climber, not if you go by the definition of a "professional"? There
are only a hand full of "professional" climbers in the USA well at least
that I know about.
FRB: What's it like living the life of a 'professional' climber?
Mike: Living the life of a professional
climber isn't easy at all. Here are a couple of the challenges you get
to face when being a professional non paid climber. First off you need
to make some kind of living usually working at your local climbing or
coffee shop or what ever it is that you do to make some money. Second
you need to keep in shape meaning climbing as much as possible in order
to keep strong (relative term) and to keep your sponsors happy. This
means that you don't hold a full time job because if you do you probably
won't have enough time to keep in shape. Thirdly you need to have a
place to stay most likely your car, or a friends couch because your
part time job probably won't support the cost of food, housing, car,
and your typical pot smoking habit. All in all living as a professional
climber is quite rough and means that you might have to do some odd
jobs that aren't that pleasant, but if you want to live the life then
you'll probably do what ever it takes because of course you love to climb
and climb hard.
FRB: Do you train?
Mike: Training to me is quite
boring so I don't call what I do training. Basically what I do is climb.
Climbing is the best way to get better/stronger at climbing the more
I climb the better I get. Now if there is a boulder problem that is
giving me some trouble then I might focus on that specific movement
weather it be campusing or working on my body tension. The best thing
to do is find your weakness and do more climbing that involves that
FRB: What don't you like about the Front Range
Mike: My biggest complaint about
the Front Range bouldering scene is that it's too small, being the community
that Is. The climbing scene in general is too small. I get really frustrated
with all of the gossip that goes around. I think that everyone should
just keep their mouth shut and climb, that's it just go out and climb
with you friends and have a good time. Isn't that what climbing is supposed
to be about anyway?
FRB: Got any projects right now?
Mike: The projects that I'm
currently working on are Eternia put up by Dave Graham in RMNP as well
as a new problem called Barbed Wire Beard recently established by Adam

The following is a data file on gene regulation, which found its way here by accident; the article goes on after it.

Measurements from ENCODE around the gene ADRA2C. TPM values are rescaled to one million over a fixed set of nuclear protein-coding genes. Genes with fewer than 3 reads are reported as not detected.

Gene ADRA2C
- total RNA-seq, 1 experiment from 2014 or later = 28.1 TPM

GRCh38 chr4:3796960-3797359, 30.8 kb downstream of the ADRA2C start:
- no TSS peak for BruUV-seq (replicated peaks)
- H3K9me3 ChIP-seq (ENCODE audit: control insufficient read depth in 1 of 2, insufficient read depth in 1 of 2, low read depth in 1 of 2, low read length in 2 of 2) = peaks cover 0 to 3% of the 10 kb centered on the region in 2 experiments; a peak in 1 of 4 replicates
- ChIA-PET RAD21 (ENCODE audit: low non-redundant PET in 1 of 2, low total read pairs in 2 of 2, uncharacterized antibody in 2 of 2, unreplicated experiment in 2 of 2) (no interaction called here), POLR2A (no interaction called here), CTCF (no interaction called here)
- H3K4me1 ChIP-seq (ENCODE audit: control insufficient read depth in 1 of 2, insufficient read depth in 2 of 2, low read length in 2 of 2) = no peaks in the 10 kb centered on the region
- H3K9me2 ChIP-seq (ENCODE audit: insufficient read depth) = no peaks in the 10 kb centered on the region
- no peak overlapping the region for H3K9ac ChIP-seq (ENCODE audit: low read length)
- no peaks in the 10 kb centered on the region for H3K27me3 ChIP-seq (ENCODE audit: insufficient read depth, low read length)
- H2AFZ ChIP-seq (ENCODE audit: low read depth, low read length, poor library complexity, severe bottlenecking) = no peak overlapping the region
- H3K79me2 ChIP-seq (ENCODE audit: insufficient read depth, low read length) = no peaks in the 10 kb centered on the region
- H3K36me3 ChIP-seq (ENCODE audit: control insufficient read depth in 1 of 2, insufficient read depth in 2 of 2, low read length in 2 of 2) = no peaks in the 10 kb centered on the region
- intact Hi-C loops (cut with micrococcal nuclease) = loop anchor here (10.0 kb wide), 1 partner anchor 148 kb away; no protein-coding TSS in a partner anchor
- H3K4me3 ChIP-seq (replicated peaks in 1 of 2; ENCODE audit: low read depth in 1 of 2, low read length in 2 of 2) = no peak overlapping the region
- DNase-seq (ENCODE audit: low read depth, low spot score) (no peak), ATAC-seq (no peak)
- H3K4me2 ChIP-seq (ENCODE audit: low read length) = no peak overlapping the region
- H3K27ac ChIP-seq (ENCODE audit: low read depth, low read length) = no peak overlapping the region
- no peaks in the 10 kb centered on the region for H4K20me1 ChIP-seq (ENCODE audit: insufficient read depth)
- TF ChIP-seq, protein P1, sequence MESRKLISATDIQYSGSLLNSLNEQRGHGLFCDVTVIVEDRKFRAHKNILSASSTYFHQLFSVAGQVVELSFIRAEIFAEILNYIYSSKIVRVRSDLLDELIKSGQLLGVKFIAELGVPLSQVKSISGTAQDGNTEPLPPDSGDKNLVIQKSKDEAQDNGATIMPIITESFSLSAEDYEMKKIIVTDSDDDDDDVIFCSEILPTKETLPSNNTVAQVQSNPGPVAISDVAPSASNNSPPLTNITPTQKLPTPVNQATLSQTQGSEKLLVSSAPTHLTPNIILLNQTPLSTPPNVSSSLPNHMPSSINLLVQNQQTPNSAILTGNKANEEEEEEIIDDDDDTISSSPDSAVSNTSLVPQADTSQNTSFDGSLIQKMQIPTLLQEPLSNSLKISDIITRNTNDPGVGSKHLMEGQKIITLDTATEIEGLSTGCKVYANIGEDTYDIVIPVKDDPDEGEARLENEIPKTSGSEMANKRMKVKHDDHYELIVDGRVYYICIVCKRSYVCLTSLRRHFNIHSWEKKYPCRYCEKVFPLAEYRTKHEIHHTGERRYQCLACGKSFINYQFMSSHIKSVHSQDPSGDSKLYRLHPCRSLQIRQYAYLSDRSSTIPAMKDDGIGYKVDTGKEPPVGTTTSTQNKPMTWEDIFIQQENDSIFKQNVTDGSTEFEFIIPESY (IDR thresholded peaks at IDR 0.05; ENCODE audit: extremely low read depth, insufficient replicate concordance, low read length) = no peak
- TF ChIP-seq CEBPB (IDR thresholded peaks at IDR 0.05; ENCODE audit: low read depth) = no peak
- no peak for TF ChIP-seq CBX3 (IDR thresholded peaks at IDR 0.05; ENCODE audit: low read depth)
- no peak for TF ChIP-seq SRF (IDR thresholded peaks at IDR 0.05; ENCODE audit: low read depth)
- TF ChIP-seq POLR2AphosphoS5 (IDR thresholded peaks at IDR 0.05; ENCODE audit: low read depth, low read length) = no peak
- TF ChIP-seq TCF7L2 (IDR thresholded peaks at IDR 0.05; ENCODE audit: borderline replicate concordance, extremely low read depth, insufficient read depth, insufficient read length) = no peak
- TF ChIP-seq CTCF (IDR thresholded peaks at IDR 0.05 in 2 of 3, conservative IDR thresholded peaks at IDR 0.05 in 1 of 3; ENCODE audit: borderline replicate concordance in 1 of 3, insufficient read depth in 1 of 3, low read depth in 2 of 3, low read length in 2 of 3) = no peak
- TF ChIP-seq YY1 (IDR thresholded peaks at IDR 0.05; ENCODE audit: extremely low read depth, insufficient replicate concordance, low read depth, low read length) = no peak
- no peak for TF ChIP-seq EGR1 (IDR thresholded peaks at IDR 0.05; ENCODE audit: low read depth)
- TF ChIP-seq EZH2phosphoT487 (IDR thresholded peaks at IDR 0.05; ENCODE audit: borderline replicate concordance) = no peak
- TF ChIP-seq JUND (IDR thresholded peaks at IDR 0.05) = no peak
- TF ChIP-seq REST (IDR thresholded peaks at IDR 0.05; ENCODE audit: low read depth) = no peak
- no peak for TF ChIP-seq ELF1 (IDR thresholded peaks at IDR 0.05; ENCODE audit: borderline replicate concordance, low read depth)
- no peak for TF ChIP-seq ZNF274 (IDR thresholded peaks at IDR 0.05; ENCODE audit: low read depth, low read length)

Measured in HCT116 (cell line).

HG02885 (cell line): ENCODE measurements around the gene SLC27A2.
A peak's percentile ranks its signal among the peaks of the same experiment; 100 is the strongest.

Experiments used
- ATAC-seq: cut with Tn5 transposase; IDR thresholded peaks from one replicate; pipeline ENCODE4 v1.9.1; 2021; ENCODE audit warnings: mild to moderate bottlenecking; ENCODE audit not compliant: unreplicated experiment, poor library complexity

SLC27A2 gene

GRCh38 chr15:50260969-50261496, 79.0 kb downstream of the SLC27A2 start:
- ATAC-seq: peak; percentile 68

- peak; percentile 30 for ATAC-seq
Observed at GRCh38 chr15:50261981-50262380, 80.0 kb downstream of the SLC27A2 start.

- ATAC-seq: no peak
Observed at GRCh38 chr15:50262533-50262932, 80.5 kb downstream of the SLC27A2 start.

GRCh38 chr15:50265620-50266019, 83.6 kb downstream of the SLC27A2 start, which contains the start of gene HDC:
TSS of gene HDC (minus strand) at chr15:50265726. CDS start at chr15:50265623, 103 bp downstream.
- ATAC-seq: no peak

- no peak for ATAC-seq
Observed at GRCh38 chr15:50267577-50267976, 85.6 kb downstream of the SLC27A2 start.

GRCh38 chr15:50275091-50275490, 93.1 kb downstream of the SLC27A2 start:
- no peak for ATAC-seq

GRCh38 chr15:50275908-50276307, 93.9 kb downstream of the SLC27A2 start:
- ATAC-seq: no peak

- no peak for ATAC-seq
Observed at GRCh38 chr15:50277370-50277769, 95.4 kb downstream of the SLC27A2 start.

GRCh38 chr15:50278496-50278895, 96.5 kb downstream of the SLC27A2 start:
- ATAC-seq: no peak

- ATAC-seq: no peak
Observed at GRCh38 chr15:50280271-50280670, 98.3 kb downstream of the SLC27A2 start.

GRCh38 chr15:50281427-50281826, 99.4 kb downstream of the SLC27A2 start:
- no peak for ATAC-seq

Osterhoff. As far as projects there are a butt load of hard problems
in the Park that will keep me busy for the rest of my life.
FRB: Any suggestions to people that are just starting
Mike: My suggestion to people
that are just starting climbing/bouldering would be to go climbing as
much as possible and also to take notice between the difference between
indoor climbing and outdoor climbing because there is a big difference.
I've found that climbing outside can transfer to inside technique that
is but not always to the movement. Secondly that indoor climbing doesn't
relate to outdoor climbing at all really, so don't be bummed if you're
an indoor climber and go outside and get totally spanked, and likewise
if you're an awesome outdoor climber and expect to do well at an up
coming comp know that you had better put your time in at the gym in
order to do well.
FRB: What is the future of climbing?
Mike: The future of climbing
is being established this very second all over the world and is changing
very rapidly considering climbing is an instinctual part of human nature.
I think that climbing well forever get harder and harder the holds will
get smaller and further apart. I can see the number grades going into
5.16 and V.18 or 20 within my life time because there will always be
a better stronger climber that will do something that is harder than
what currently at the time exists.
FRB: What else do you do besides climb?
Mike: Other than climbing I enjoy
drawing, painting and doing new artwork for up coming gallery shows.
I also really enjoy shaping climbing holds. I just shaped a set for
my good friends at So Ill. I'll also done some shaping for Pusher. In
the winter I like to go snowboarding but don't get to go as often as
I'd like to mainly because of money issues.
FRB: What do your tattoos mean?
Mike: I have two tattoos one
on my left bicep representing myself and those around me. Myself being
in the middle and those around me being on either side of me all being
equal. The second tattoo is in the middle of my back and it represents
empty concepts it's of an empty melting face. Empty concepts goes along
the lines that if you can empty or clear your mind you can have everything
or the possibilities are limitless.
FRB: Parting words of wisdom.
Mike: My parting words of wisdom
would be always be true to your self, do unto others as you would want
done to you because Karma is real and it always comes back around either
good or bad so be kind to others and they will be kind to you. I hope
that you all enjoyed my thoughts and suggestions and if not then that's
OK because it's just my opinion. Peace.